Tennis elbow is an injury which is caused by the overuse and strain of a muscle. The tendon that is attached to the bone on the outside portion of the elbow is called the lateral epicondyle. It is this tendon which when gets affected can give rise to a painful situation like tennis elbow.
This bone attached to the tendon helps in the muscle movement of the hand backward from the wrist. Tennis elbow develops when there are tears in the tendon which leads to severe pain and inflammation. Generally, there are some causes leading up to a tennis elbow.
Common Causes Of Tennis Elbow
Tennis elbow, also known as archer’s elbow or hooter’s elbow is caused primarily by repeated motions of contraction of the forearms.
These muscles of the forearm are used to straighten and raise the hands and wrists. Continuous and repeated uses of these muscles cause them to exert.
These repeated motions and stress caused to these muscles result in tiny tears of the tendon. The degeneration of the common extensor tendon is thought to be the main cause of tennis elbow.
In some cases, it has been noted that people who are involved in certain kinds of jobs like plumbers, painters, carpenters, butchers and cooks are more prone to developing this disease.
The way they have to work with their tools almost always entails them to resort to repeated motions using the muscles of the forearms.
This repeated uses of the muscles of the forearm result in tennis elbow. Gardening and lifting heavy grocery bags are also causes that can trigger this condition.
The chronic pain associated with tennis elbow is the result of microscopic tears in the tendon. The common extensor tendon, one such tendon in the forearm when becomes swollen and degenerates can cause severe pain.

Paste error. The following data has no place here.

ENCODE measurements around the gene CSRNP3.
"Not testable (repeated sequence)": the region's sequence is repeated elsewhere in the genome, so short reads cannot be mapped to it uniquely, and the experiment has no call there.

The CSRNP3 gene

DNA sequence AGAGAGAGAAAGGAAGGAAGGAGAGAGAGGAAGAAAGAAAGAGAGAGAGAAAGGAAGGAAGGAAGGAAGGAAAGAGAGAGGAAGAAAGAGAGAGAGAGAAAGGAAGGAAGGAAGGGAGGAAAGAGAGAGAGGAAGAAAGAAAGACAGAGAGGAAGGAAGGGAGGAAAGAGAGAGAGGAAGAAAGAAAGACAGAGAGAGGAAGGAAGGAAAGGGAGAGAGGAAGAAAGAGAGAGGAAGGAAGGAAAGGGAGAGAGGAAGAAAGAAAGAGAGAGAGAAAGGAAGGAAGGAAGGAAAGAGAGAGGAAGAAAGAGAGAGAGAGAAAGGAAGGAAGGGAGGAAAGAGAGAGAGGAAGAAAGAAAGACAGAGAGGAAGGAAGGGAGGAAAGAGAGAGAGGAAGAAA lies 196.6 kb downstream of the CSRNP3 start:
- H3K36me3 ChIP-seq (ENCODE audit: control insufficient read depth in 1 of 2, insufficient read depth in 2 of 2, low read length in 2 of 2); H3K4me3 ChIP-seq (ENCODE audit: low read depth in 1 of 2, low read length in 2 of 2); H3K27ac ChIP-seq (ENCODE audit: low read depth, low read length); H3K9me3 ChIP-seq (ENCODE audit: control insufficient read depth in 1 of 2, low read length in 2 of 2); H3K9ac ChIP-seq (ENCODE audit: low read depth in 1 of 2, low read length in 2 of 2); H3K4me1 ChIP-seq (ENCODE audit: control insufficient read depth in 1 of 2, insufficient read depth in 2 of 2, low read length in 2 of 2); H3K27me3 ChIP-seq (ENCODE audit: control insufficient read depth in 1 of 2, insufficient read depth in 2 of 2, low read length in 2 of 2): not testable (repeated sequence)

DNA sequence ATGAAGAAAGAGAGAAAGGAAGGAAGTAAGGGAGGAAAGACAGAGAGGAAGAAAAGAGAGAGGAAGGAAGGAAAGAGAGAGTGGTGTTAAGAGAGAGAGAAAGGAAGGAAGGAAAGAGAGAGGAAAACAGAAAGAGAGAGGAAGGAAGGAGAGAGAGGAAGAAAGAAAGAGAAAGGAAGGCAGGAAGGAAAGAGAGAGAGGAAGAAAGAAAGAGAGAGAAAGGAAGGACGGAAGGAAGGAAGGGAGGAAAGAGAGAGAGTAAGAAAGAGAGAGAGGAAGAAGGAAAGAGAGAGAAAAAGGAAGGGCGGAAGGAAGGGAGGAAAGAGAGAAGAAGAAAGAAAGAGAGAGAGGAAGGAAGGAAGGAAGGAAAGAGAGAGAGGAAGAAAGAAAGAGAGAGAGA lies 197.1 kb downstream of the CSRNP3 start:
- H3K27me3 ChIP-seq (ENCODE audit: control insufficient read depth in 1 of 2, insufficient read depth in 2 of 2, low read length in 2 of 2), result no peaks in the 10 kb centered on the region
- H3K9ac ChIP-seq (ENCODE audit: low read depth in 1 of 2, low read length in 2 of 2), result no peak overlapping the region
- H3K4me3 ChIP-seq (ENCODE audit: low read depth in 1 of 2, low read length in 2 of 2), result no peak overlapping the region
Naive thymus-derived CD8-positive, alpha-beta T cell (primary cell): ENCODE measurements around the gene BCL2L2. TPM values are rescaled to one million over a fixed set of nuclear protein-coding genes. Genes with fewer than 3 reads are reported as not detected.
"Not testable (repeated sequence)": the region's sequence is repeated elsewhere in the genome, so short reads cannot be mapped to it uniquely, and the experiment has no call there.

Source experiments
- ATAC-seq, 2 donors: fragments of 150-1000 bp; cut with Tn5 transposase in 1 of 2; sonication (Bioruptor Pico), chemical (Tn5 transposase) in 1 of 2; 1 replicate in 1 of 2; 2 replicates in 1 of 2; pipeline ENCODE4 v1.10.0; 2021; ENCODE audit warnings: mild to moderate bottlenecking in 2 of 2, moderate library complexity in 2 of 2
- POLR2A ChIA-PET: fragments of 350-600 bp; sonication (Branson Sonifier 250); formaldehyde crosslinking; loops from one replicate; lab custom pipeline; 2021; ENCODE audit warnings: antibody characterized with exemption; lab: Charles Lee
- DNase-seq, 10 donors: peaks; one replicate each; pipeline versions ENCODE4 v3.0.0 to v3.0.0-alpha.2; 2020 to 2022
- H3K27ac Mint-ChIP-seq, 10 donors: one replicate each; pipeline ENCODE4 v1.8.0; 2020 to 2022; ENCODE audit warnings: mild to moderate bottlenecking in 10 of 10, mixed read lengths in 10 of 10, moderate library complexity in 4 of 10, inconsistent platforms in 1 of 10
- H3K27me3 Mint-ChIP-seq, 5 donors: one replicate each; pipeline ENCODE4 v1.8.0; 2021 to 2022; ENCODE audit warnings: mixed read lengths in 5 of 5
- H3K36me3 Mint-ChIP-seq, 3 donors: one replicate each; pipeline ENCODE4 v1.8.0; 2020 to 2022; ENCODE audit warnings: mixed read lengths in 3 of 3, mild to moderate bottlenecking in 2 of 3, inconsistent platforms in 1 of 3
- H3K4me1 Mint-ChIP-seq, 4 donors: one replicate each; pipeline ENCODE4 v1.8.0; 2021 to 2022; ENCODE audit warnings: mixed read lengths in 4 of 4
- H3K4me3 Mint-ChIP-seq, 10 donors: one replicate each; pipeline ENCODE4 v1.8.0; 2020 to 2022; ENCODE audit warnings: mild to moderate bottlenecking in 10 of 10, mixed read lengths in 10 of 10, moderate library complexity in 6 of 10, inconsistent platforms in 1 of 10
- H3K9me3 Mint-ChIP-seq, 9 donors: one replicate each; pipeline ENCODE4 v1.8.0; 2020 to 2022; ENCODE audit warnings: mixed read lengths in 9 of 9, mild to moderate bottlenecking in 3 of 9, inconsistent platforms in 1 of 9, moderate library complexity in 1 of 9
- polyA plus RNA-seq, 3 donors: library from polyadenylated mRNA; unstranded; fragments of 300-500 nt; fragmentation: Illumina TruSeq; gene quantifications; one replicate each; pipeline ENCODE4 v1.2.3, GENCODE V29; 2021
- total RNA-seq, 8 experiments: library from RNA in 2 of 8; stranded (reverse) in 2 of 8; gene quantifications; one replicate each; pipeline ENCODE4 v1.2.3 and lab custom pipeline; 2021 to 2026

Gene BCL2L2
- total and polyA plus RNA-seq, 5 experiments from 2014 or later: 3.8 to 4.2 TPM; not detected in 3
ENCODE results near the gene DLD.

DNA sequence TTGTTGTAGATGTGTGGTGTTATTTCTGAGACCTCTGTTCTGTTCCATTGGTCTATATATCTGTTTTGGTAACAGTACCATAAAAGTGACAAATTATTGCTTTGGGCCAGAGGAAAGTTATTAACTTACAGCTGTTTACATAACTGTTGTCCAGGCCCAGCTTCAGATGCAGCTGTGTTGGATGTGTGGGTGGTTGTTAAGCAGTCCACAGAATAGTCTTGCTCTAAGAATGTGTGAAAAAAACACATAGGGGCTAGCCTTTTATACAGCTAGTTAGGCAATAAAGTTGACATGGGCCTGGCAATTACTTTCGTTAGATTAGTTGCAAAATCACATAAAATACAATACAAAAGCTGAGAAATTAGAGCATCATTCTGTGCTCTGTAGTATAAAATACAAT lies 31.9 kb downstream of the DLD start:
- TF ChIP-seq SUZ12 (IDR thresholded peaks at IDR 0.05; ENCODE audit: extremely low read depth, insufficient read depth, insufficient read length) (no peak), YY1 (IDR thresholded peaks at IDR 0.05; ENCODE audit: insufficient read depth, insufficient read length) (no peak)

These tendons are attached to the lateral epicondyle of the humerus. A tennis elbow like condition does not happen overnight.
In fact, it develops over time due to repeated activities. The constant pull of the tendons due to these activities cause the tears which manifest themselves as tennis elbow.
It sounds common as the name of the disease is itself, tennis elbow. Tennis or playing tennis also involves repeated actions like holding the racquet, swinging, or using the poor stroke technique.
Tennis players have to hit thousands and thousands of tennis balls and this movement of the arm sometimes causes tears in the muscles of the forearms.
Golfer’s are equally at risk of developing the same condition due to the nature of the strikes being similar. If tennis players use incorrect racquet size and weight, this condition aggravates.
Though tennis elbow is mainly caused by the overuse and exertion of the muscles of the forearm, some studies have suggested that between the tendons in the forearm and the periosteum of the lateral humeral epicondyle, there are both microscopic and macroscopic tears.
The study also points out that the radial nerve plays an important role in this. The constrictions of these radial nerves by adhesions add to the cause of tennis elbow. Carpal tunnel syndrome can also be a known cause of this condition.
Tennis elbow is soon becoming the part of the pain lingo. The causes are sometimes unknown to us, but this discussion will hopefully throw light on these previously unknown causes.